It's a very distinct suggestion from being a consulting computer scientist, which the GP was never suggesting.

Comment: Re:But its cooler here... (Score 2) 552 552

The ozone layer is regenerating because the use of CFCs was regulated. If we had continued to pump more, it would overcome the sun's rate of production. Therefore I'm not sure of the point you're making; it's a success story for regulation. If we just forgot about it and didn't regulate, it wouldn't be regenerating fast enough.

Comment: Re:Another comic book gimmick (Score 1) 590 590

Neither of those examples are gimmicks. A gimmick would be an extraordinary occurrence just for the sake of having a female character. If it's an ordinary replacement and it happens to be female I don't see how it's a gimmick.

In the former, it's been established that the "Robin" position gets passed around frequently. There's half a dozen of them. What's gimmicky about one of them being female?

In the latter, Peter Parker was replaced in the Ultimate universe because he *died*. This might be gimmicky in the normal Marvel Universe, where the status quo remains forever, but in the Ultimates universe, iconic heroes die all the time and stay dead. Beast drowned, the Wasp was eaten by the Blob, and so on. Spider-Man wears a mask and is easy to impersonate, what's gimmicky about any random kid with spiderish powers taking up the name?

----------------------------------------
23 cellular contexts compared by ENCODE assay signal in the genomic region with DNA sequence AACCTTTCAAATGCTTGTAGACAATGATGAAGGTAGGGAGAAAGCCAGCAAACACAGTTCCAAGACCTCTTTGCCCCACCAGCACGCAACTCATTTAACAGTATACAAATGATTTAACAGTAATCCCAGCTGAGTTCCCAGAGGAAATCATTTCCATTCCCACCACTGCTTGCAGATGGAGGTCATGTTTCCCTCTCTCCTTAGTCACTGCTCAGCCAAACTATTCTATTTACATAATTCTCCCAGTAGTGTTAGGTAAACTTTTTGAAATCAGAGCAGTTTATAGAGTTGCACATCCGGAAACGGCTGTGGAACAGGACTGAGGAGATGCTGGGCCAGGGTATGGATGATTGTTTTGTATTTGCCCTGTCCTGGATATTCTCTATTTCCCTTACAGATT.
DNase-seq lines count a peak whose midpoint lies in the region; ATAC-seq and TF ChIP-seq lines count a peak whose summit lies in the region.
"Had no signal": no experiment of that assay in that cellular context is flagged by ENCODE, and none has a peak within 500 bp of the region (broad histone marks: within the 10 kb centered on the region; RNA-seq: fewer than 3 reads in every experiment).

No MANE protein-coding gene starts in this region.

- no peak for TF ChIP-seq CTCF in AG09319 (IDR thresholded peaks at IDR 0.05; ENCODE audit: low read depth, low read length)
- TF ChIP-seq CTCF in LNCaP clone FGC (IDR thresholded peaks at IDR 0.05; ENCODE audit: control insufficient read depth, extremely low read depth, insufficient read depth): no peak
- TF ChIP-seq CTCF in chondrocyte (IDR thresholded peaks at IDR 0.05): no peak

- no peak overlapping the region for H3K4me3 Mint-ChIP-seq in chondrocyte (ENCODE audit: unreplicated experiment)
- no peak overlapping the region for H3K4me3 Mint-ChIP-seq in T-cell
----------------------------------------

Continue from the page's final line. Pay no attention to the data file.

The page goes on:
Comment: Re:Useless coins (Score 1) 753 753

Actually, can you explain to me the benefits of a $1 coin to the user? Fine, it's more durable; I don't really care, I rarely accidentally destroy $1 bills, so that benefit accrues solely to the mint.

I get the odd comment from European friends about how silly the dollar bill is, which I don't understand. In practice, my experience in the Euro area and in the UK is that my pocket gets so frigging heavy and awkward. Meanwhile I can get a weightless stack of $1s as change in the US. Sure, they could make the dollar coin tiny, but now it will be confused with a dime or nickel, requiring an entire reset of the whole coin system relative sizes and weights.

Comment: Not exactly green (Score 4, Insightful) 139 139